• medical education;
  • continuing;
  • health care management;
  • physician-executives;
  • Russia;
  • needs assessment


Introduction: For more than 70 years, health care management in the Soviet Union reflected a centralized directive style familiar to the Soviet political system. Market-oriented reform in post-Soviet Russia is pushing practicing physicians and physician-executives to acquire new information and skills regarding health care management. To assist with health care management in Russia, we analyzed health care providers' educational needs, as they perceive them.

Methods: A total of 4, 367 questionnaires were sent to practicing physicians and physician-executives in 3 regions of the Russian Federation. The questionnaires included 14 items designed to determine respondents' current levels of satisfaction and preferences for health care management education in Russia.

Results: There were 847 questionnaires returned, for a total response rate of 19.4%. Physicians were dissatisfied with the current status of health care management education, but they were interested in learning the skills of health care management. The health care legal system and computer systems and data analysis were the most popular courses requested; health care management and marketing were the least popular. Learning interests of executives differed from those of practicing physicians, and regions differed in their combined interests for courses. Medical school and continuing education departments were seen as the best choices for delivering health care management education.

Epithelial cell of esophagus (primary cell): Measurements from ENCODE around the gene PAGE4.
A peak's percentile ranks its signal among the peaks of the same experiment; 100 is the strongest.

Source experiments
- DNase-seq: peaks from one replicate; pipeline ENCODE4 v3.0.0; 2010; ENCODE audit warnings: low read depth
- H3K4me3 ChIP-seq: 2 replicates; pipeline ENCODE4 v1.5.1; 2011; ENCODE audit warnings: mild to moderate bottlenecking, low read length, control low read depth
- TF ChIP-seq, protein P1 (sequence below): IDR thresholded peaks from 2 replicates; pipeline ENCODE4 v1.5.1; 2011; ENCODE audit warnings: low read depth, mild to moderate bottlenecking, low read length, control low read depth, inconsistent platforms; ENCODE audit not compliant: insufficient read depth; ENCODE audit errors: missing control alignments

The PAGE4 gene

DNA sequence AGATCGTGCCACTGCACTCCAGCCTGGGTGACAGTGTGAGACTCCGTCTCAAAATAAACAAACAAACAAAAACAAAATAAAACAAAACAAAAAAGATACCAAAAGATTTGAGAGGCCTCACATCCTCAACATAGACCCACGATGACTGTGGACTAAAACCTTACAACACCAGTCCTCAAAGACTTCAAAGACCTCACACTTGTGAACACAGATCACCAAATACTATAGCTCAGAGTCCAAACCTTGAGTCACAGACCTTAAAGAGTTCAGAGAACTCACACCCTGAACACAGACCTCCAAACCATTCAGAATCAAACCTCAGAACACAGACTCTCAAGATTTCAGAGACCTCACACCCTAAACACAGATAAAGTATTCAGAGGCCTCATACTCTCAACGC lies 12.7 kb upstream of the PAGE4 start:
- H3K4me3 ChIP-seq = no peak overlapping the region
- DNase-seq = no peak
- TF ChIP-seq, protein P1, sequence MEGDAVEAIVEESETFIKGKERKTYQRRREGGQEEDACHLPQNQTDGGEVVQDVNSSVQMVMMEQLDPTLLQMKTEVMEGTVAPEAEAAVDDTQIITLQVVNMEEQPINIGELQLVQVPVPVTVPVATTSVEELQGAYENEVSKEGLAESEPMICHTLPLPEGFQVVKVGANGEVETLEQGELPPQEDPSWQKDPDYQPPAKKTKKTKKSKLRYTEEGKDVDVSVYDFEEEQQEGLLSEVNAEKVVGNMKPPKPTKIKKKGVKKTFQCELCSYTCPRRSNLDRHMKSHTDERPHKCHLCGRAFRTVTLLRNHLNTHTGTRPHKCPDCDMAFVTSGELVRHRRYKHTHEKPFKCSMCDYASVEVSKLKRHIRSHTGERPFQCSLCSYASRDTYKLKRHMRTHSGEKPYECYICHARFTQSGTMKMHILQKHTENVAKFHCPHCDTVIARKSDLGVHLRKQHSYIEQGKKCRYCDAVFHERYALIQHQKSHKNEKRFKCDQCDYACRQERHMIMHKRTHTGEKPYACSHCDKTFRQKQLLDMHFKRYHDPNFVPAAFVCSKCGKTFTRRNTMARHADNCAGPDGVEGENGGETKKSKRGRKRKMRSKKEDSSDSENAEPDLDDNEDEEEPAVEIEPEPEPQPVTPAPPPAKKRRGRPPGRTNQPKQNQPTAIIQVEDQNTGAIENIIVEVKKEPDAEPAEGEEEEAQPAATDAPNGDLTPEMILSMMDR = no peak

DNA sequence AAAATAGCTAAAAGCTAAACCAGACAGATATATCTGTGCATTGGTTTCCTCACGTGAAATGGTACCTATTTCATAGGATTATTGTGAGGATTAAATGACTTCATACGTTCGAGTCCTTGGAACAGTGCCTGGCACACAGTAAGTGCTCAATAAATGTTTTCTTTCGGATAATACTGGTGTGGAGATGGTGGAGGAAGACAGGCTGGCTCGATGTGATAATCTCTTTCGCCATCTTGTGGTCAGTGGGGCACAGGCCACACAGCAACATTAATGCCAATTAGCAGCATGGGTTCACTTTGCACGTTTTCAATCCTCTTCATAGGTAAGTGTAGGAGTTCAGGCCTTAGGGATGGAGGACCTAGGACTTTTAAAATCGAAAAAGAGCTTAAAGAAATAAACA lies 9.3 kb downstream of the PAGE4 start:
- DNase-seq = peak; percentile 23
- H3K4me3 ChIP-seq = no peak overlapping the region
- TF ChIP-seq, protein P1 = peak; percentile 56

Discussion: As health care policy shifts in new directions, physicians in leadership positions expect Russian medical schools and continuing education departments to provide courses that enable improvements in health care.